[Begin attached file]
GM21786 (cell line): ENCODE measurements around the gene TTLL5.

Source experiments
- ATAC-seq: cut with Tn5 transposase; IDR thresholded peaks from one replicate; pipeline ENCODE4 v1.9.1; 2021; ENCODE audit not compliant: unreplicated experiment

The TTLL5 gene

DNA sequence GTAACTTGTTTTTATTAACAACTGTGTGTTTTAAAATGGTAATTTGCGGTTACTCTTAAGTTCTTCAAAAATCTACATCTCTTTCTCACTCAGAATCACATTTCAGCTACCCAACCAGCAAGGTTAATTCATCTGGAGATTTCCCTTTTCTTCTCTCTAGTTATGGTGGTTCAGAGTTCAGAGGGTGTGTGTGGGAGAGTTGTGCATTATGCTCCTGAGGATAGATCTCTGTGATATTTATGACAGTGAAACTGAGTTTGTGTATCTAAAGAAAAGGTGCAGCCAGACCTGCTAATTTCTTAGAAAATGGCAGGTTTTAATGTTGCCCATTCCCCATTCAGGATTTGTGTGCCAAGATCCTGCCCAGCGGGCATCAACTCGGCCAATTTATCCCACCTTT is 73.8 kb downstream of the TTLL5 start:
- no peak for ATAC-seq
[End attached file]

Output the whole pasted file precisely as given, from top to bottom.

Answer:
GM21786 (cell line): ENCODE measurements around the gene TTLL5.

Source experiments
- ATAC-seq: cut with Tn5 transposase; IDR thresholded peaks from one replicate; pipeline ENCODE4 v1.9.1; 2021; ENCODE audit not compliant: unreplicated experiment

The TTLL5 gene

DNA sequence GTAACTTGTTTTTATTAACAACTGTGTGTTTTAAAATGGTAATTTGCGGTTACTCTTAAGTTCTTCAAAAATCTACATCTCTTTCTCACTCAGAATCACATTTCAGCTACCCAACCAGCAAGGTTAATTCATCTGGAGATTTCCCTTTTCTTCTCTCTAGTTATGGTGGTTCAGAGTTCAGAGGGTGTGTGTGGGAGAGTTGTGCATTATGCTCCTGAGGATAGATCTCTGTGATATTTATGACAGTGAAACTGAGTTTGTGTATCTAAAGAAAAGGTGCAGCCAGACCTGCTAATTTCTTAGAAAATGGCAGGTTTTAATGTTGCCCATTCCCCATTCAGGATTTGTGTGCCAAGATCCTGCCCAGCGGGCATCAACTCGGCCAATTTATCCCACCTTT is 73.8 kb downstream of the TTLL5 start:
- no peak for ATAC-seq